Why do we need next-gen broadband?

Next-generation broadband access will be helped by potential fibre cabling to BT street cabinets

The next-generation of broadband connections needs to centre on what people want to do with the Internet - but we don't need to be hasty to adopt it. That's according to key speakers at a debate on the future of broadband attended by Tech.co.uk.

Antony Walker is head of the Broadband Stakeholder Group. Never heard of it? It's a forum composed of members from Government and the broadband industry.

"In our view, there's little cause for immediate panic," Walker said. "The UK market is currently functioning well. [There's] lots of competition and dynamic players like Sky and Carphone [Warehouse] have entered the market"

"Broadband is an issue that people seem to make a fuss about" said Walker, suggesting that people compared the speed of their connections and were annoyed when their connection didn't come up to scratch.

Walker said that his group was focused on "delivering more robust, more symmetrical broadband." By symmetrical, Walker means that the next-generation architecture has to be able to support upload speeds that are the same as downloads.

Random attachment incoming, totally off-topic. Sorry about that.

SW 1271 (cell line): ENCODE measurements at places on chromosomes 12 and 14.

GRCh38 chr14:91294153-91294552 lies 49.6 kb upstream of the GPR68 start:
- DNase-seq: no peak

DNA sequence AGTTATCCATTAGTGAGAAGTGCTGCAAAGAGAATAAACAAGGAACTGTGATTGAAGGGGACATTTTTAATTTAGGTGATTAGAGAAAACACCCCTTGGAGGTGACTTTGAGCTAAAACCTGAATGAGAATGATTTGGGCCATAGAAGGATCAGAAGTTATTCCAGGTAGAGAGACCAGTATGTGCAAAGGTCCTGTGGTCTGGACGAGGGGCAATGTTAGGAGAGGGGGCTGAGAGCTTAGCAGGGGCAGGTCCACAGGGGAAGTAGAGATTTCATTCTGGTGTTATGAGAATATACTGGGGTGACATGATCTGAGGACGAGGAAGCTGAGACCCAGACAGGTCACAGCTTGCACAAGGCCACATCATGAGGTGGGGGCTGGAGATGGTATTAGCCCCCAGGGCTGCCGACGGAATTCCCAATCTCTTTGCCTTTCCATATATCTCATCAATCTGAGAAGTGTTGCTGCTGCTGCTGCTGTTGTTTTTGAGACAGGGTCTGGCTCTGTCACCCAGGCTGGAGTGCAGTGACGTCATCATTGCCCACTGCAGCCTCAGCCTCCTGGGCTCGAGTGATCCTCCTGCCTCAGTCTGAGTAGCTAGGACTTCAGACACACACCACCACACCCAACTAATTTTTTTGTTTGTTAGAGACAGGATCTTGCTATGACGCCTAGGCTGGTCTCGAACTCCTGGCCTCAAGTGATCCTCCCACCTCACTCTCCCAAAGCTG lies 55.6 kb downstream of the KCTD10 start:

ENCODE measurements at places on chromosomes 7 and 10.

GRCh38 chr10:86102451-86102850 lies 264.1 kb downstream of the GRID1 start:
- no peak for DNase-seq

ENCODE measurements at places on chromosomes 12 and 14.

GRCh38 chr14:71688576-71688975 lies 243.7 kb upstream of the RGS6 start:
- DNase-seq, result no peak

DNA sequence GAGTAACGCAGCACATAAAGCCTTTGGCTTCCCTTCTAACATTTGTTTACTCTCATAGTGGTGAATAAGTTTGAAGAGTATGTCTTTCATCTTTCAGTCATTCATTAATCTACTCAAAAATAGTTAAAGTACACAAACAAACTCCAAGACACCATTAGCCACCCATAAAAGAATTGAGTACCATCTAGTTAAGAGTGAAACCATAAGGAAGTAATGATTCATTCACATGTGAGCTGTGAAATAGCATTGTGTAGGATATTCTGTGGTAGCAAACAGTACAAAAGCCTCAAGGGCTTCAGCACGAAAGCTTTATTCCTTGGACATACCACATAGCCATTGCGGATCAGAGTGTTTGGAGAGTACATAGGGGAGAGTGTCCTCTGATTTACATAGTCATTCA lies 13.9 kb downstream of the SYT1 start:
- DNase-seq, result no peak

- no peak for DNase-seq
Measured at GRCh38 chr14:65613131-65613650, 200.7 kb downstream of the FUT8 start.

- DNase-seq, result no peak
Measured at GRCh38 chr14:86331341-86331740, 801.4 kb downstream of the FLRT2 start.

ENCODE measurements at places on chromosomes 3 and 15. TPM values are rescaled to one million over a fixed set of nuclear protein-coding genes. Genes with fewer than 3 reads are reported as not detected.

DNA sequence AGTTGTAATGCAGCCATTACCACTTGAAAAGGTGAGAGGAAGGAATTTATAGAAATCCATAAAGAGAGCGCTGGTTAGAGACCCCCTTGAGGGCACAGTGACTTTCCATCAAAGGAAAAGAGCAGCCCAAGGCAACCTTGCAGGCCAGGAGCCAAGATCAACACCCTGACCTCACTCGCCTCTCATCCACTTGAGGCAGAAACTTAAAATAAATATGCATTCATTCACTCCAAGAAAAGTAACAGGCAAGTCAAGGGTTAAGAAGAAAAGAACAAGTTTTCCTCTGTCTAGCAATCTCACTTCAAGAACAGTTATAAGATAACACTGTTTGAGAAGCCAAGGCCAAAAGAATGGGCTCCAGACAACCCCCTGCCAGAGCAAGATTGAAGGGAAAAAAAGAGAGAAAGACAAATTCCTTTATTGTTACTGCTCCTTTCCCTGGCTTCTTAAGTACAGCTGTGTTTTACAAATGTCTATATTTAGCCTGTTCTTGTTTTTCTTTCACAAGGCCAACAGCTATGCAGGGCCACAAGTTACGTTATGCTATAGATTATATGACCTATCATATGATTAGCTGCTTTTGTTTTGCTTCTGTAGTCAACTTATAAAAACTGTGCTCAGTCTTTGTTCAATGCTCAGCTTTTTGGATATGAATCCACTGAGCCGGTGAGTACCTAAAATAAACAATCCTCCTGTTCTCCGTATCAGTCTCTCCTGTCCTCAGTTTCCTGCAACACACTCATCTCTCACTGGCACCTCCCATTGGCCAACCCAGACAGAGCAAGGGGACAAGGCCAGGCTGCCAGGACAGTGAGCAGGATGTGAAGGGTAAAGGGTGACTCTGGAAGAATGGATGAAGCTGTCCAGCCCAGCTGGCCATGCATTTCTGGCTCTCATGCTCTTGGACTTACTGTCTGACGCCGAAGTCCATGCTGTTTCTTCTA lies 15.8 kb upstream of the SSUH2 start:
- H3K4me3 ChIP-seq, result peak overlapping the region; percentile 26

Satisfaction in decline

However, Walker added he thought there were "few clear signs that bandwidth is a problem" though warned "customer satisfaction with speeds remain high, but it is declining."

He cited the BBC iPlayer among other apps as reasons why the broadband industry had "generated high expectations."

Head of Regulatory Policy at BT, Alan Lazarus, said the UK "shouldn't get caught up with league tables" talking about speed. Instead, we should gauge demand. "What's the demand? What services do people want that will...take them beyond the capacity of the existing network?"

Are UK broadband speeds slow?

He might as well have been talking about today's stats from the Office of National Statistics (ONS), saying that half of us remain on relatively slow services - 2Mbps and less.

However, a great deal of this is down to long local loops and the simple fact that an 8Mbps service degrades the further you live from the local exchange. And many don't currently need a faster service than this. Mind you, the level of 2Mbps and higher coverage - the other 50 per cent - represents a marked increase from 38 per cent in December 2006.

Walker suggested that cost was also something the industry should be looking at. "Different consumers generate very different costs," he said. "[There's] scope for deeper dialogue across the industry."

There was widespread acknowledgement at the event that the age of unlimited service with 'fair use' policies may be over.


Dan (Twitter, Google+) is TechRadar's Former Deputy Editor and is now in charge at our sister site T3.com. Covering all things computing, internet and mobile he's a seasoned regular at major tech shows such as CES, IFA and Mobile World Congress. Dan has also been a tech expert for many outlets including BBC Radio 4, 5Live and the World Service, The Sun and ITV News.